From actual mainstream news stories or sources.

jafs 6 years, 6 months ago


I guess you like to post unsupported claims, and then insult anybody who asks you to support them.

Not very convincing.

Cait McKnelly 6 years, 6 months ago

The link I posted at the very beginning of this blog entry is documentation. It's the reason I wrote it. You are a perfect example of the willful ignorance I am posting about.

notanota 6 years, 6 months ago

Projection: it's not just for movies anymore.

jafs 6 years, 6 months ago

Since I haven't made the claim that FOX is biased, why should I have to document that?

You're the one making the claim, it's up to you to support it.

beatrice 6 years, 6 months ago

So they watch to it to get a conservative slant instead? Okay, but why seek news with a slant in the first place?

Scott Drummond 6 years, 6 months ago

I wonder how many of the ditto heads ever stop to contemplate the fact that FAUX "News" is tax payer supported. They sure have been happy to run all the Chevy and GM ads the auto dealer bailout money can buy.

Scott Drummond 6 years, 6 months ago

"Somebody have an answer?"

Sure, the advertisers have taken over. TV stations no longer deliver news, they sell a brand. The difference between the ads pitching coke and taco bell differ from the show content only in subject matter.

By the way, the same forces that have destroyed TV's content are now at work and plotting a similar takeover of the internet. Stay tuned for more restrictions from your ISP on what you can view and what information to which you'll have access.

jafs 6 years, 6 months ago

Actually, the other possibility is that the news was in the center.

There are 3 possibilities - left, center, and right.

Cait McKnelly 6 years, 6 months ago

It indicates no such thing. I honestly believe that up until FOX came along, the major news outlets tried to stay centered and balanced as an ethical obligation.

notajayhawk 6 years, 6 months ago

"What is your honest belief based on?"

'Cause CNN, CBS, and MSNBC told her so, silly.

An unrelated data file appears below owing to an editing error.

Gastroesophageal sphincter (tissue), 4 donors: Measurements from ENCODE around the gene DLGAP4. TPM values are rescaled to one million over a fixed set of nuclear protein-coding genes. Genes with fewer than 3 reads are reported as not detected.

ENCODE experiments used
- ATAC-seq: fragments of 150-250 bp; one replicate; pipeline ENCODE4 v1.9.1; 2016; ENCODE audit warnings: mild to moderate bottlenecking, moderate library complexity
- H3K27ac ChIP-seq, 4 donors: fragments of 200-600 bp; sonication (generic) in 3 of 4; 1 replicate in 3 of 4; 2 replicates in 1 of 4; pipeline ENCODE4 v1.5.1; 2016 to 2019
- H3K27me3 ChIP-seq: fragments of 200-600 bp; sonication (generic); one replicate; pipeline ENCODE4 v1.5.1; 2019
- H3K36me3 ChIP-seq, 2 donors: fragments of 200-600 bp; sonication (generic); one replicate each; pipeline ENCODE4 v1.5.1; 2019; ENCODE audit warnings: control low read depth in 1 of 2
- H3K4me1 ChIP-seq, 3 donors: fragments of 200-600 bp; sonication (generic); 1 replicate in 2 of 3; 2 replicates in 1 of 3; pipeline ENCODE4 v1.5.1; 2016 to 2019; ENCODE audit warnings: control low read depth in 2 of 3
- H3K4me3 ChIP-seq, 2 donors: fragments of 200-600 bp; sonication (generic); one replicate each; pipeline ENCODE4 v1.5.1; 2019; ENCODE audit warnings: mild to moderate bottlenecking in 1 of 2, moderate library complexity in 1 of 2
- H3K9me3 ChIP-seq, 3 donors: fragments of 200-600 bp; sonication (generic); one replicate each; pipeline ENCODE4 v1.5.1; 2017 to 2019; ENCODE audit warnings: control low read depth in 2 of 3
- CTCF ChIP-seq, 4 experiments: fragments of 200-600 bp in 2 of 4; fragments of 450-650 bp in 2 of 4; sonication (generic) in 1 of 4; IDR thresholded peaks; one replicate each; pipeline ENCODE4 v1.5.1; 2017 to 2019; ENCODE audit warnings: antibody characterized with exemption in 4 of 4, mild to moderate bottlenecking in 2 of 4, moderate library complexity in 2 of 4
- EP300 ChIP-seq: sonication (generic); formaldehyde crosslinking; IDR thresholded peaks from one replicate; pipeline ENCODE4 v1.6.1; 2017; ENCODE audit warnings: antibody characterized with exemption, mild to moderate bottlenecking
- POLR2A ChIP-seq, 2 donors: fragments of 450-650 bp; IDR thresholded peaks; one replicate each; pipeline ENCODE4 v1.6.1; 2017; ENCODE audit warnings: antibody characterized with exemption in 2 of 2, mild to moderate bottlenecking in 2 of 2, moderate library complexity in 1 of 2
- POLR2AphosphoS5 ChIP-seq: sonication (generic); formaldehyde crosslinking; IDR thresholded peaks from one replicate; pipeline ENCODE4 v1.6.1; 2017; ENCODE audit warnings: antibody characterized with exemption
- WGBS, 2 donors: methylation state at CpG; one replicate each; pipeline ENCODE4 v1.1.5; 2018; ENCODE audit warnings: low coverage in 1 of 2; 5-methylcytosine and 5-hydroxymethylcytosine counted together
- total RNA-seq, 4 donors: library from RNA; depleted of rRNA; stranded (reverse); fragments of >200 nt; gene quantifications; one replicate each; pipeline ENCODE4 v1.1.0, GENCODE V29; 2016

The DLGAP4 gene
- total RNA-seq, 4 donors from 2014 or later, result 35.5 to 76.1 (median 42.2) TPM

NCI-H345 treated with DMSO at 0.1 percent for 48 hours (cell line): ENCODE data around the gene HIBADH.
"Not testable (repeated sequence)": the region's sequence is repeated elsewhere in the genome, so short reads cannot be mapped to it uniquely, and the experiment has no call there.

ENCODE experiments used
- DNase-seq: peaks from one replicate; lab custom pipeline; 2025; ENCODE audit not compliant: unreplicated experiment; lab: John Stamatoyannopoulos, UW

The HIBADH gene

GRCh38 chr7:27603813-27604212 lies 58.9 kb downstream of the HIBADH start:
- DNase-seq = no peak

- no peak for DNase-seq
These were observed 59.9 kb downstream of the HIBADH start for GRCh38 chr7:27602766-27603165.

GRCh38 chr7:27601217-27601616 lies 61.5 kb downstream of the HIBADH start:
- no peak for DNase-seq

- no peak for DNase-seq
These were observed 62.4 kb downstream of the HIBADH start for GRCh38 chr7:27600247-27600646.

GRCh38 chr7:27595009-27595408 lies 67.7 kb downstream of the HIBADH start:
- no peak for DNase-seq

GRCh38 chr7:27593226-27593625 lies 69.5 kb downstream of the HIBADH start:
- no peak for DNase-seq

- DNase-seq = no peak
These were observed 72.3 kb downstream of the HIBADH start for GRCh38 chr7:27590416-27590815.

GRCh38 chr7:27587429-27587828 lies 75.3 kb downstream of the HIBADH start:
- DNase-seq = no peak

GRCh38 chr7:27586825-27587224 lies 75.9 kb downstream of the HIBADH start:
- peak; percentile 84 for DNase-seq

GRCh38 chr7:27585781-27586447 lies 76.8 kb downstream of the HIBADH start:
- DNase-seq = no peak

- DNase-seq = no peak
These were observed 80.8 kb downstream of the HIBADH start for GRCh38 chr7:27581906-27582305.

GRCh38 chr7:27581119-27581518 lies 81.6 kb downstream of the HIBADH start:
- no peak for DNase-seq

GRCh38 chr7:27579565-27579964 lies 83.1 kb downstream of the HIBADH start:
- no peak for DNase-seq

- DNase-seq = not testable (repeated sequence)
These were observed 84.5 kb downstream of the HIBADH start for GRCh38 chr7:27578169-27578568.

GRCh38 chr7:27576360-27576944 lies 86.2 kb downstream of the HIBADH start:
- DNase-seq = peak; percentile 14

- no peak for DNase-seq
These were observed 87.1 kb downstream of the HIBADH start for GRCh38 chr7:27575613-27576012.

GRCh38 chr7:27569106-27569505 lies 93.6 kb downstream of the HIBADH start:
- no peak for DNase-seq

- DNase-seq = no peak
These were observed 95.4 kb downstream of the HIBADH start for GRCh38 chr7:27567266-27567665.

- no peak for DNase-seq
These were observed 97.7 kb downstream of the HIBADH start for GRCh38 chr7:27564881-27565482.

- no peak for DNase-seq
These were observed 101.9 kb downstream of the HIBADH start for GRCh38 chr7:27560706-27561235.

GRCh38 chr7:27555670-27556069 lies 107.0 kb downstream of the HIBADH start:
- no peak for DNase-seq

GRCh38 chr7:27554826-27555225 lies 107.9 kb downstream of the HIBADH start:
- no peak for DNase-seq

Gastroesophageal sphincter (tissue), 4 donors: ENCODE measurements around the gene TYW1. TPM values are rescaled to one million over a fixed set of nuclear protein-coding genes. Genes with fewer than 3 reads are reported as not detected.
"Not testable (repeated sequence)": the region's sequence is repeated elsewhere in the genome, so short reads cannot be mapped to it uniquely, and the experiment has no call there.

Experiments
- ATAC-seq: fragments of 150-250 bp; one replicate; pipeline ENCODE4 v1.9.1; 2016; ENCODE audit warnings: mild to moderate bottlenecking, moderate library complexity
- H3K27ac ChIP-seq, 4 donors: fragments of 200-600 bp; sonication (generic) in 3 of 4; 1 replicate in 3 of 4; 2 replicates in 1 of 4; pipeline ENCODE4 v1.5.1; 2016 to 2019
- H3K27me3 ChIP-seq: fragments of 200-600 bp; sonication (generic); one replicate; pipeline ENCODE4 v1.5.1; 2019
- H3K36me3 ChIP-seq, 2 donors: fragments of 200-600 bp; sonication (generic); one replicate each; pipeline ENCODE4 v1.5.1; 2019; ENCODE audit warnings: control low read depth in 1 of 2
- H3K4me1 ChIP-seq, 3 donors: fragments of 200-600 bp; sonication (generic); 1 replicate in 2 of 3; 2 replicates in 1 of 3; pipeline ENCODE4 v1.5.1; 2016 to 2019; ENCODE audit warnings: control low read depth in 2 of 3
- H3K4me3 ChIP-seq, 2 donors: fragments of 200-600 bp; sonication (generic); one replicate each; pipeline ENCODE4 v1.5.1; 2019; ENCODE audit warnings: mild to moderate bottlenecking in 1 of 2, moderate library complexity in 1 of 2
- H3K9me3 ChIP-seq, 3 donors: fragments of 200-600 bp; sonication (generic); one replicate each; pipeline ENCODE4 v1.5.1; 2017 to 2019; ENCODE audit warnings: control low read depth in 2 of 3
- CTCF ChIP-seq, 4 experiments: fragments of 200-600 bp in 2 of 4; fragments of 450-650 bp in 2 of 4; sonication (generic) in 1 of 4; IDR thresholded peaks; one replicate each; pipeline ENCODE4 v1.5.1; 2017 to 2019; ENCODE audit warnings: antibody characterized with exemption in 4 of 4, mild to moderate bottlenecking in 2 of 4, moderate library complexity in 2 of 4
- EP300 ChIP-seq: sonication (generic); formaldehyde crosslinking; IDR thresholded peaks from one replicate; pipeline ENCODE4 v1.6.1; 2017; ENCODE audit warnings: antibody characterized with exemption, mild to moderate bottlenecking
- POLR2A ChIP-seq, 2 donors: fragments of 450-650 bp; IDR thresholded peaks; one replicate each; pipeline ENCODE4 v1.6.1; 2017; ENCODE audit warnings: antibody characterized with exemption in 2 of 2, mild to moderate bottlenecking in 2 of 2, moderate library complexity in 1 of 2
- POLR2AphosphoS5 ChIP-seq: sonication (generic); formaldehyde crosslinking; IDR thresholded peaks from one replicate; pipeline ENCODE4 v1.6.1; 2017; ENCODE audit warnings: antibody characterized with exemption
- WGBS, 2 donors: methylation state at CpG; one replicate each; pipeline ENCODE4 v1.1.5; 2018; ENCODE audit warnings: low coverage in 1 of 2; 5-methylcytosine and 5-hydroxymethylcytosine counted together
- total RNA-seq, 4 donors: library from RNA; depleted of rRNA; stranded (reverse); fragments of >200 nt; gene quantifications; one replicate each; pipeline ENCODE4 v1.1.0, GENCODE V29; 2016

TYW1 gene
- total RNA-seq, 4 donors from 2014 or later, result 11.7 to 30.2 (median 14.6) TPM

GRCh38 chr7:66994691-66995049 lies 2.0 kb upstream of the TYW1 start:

notajayhawk 6 years, 6 months ago

"I honestly believe that up until FOX came along, the major news outlets tried to stay centered and balanced as an ethical obligation."

Well, you probably believed in the tooth fairy and easter bunny, too.

Cait McKnelly 6 years, 6 months ago

And the fact that a clearly biased news source is shaping opinion about those "bigger issues" means nothing?

Art 6 years, 6 months ago

It's too bad the U.S. doesn't have a law like Canada, making it a crime to deliberately tell a lie in a newscast. Because of that simple law, Fox News can't broadcast in Canada. (Well, they could, but they can't lie, and since that's "what they do," they consider their broadcast prohibited.)

Rupert Murdoch even enlisted the help of the rightwing Prime Minister to try to get the law changed, but the Canadian equivalent of our Supreme Court upheld the law.

So simple: Can't lie on the air? Fox News stays out of the country.

Boosh 6 years, 6 months ago

Was curious myself so I googled "Fox News can't broadcast in Canada" and google reports "About 20,700,000 results (0.17 seconds) " :)


sr80 6 years, 6 months ago

I'am puking my spagetttoies !!!!!!!!!!!!!!!!

tomatogrower 6 years, 6 months ago

Too funny. Glad I wasn't eating when I watched this.

Cait McKnelly 6 years, 6 months ago

What does this have to do with the blog post? Oh, right! Nothing. This is just TS spewing his usual BS.

Cait McKnelly 6 years, 6 months ago

I suggest you look up the definition for "yellow journalism". Now look at FOX News. Now look at the definition. Now look at FOX News. I'm on a horse!

notajayhawk 6 years, 6 months ago